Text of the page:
Super Science Friends is an action-packed animated series starring a team of super-powered time-traveling scientists: Tesla, Freud, Marie Curie, Darwin, Tapputi, and Einstein. In 2014, Toronto’s Tinman Creative Studios successfully funded the pilot episode with the help of the Kickstarter community. Now they’re hoping to animate the next three chapters.

What does the future hold for our Super Science Friends? The team at Tinman gives us a peek. In “Episode 2: Electric Boogaloo,” Nikola Tesla will go head-to-head with Thomas Edison, who’s stealing the world’s supply of electricity. “Episode 3: Freudian Sleep” will find Sigmund Freud battling Carl Jung, the Master of Dreams, inside Freud’s own subconscious. And in “Episode 4: Nobel of the Ball,” Marie Curie must fight Nazis to retrieve the world’s Nobel Prizes.

“Before God we are all equally wise - and equally foolish.”

Albert Einstein

by  Saṃsāran

Albert Einstein the brilliant German-Jewish physicist was pantheist, one might even say a “lapsed atheist”. He was an atheist as a young man and only came to pantheism in old age. He saw what other great thinkers such as Giordano Bruno, Baruch Spinoza, Richard Feynman and Carl Sagan saw. That is that even though there may not be a deity pulling the strings that there was “something there”. Some kind of organizing force behind life.

We can call this Brahman, the Oversoul, the Paramatman or just the One

“The religion of the future will be a cosmic religion. It should transcend personal God and avoid dogma and theology. Covering both the natural and the spiritual, it should be based on a religious sense arising from the experience of all things natural and spiritual as a meaningful unity.”

—– Albert Einstein

You probably don’t take too much time out of your day to stop and think about how important the chemical benzene is to your life, but it did revolutionize the production of things like cars, rubber, fuel, leather clothing, and other items that Fonzie couldn’t do without. Benzene also served as a primary component of explosives during World War I. It’s used for everything, is what we’re saying, so figuring out how to make it was kind of a big deal.

That brings us to Friedrich August Kekule von Stradonitz, who in the mid-1800s was the closest thing that science had to a rock star. Some would attribute this to his ridiculously pretentious-sounding name, while others would probably point to his discovery of the founding principles of chemical structure, a discovery that was very much the “Stairway to Heaven” of its day.

Kekule was looking for his next big challenge: For several years, scientists had been trying to crack the molecular structure of benzene because, again, they were pretty sure it could change the world. However, every configuration of molecules that they tried didn’t work for a variety of science reasons, a problem that Kekule soon ran into during his own experiments. That is, until he had help from a dream about motherfucking snakes.

5 Famous Things You Won’t Believe Were Invented in Dreams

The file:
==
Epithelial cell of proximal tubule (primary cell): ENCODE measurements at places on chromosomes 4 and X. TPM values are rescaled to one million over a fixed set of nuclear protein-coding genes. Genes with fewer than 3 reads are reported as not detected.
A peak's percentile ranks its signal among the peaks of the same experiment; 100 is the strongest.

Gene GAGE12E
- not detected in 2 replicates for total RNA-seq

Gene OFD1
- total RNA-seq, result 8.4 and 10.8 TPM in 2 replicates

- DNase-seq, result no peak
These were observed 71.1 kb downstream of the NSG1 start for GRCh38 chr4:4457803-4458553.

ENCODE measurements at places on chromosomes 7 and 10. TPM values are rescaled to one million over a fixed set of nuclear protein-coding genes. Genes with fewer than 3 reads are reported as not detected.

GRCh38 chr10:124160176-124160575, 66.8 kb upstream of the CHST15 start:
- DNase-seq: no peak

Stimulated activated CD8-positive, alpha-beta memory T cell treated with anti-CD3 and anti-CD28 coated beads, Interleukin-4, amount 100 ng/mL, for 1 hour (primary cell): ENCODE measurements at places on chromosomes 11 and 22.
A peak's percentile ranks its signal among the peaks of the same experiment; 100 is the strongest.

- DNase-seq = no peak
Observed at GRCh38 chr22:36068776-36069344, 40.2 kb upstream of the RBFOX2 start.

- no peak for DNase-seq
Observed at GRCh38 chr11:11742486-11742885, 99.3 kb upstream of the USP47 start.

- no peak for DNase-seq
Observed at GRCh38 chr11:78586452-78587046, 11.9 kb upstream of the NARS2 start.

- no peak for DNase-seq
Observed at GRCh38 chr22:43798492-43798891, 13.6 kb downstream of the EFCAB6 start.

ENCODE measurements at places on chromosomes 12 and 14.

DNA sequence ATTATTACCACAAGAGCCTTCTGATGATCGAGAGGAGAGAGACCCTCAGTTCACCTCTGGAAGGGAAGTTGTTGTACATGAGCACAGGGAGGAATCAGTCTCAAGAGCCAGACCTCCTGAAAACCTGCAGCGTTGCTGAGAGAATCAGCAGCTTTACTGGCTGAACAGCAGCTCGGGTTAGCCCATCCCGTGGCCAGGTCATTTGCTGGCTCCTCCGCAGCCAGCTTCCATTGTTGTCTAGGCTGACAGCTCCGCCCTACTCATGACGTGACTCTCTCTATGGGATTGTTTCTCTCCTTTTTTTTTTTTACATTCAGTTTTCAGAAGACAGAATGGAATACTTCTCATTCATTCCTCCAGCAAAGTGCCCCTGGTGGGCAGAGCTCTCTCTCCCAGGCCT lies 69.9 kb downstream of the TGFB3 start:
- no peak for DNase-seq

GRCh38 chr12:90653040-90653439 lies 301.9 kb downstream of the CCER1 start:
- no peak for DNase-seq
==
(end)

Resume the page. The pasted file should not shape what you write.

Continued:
Ask Ethan: How fast do gravitational waves travel?

“A gravitational ripple must also travel through the expanding Universe, will also travel at the speed of light through space (whether that space is expanding, contracting or static), and will have its wavelength stretched the exact same way photons have theirs stretched. Gravitational waves “ride” the fabric of space the same way water waves “ride” the surface of the water; if you have a rock fall into a river, the ripples don’t just move radially outward; they move outward and get carried by the current downstream.”

When Einstein’s theory was first proposed as an alternative to Newtonian gravity, there were a number of subtle but important theoretical differences noted between the two. Einstein’s theory predicted gravitational redshift, time delays, bending of light and more. But what was perhaps most remarkable is that unlike Newton’s gravity, Einstein’s general relativity predicted an entirely new phenomenon: gravitational radiation. Much like how charged particles moving in a magnetic field accelerate and emit radiation in the form of photons, masses moving in a gravitational field accelerate and emit radiation in the form of gravitational waves, or ripples in the fabric of space itself. Even though these waves move at c, the speed of light in a vacuum, the expanding Universe carries them even farther, as these ripples ride atop the fabric of our expanding spacetime.

The Only Known Photo of Einstein Blackboarding E = mc 2

Einstein offered a series of public lectures throughout his career. At one lecture, which was given in Pittsburgh in 1934, Einstein mathematically derived his mass-energy equivalence equation (aka E=mc^2). What you see above is an image taken at this lecture.

It is believed to be the only remaining photo that shows Einstein working on this derivation.

The photo was found by David Topper and Dwight Vincent of the University of Winnipeg. They revealed the image back in 2007, after they uncovered it in a halftone newspaper.

The equation can be seen in the right blackboard in the lower left hand corner. As you can tell, the image is rather blurry and hard to see. So many of you may need to save the image and zoom in on your computer in order to really see the formula.

Notably, the equation says ΔE0=Δm and E0=m instead of the expected E=mc2. However, before anyone voices concern, it is still the same, just in a slightly different form

via: Futurism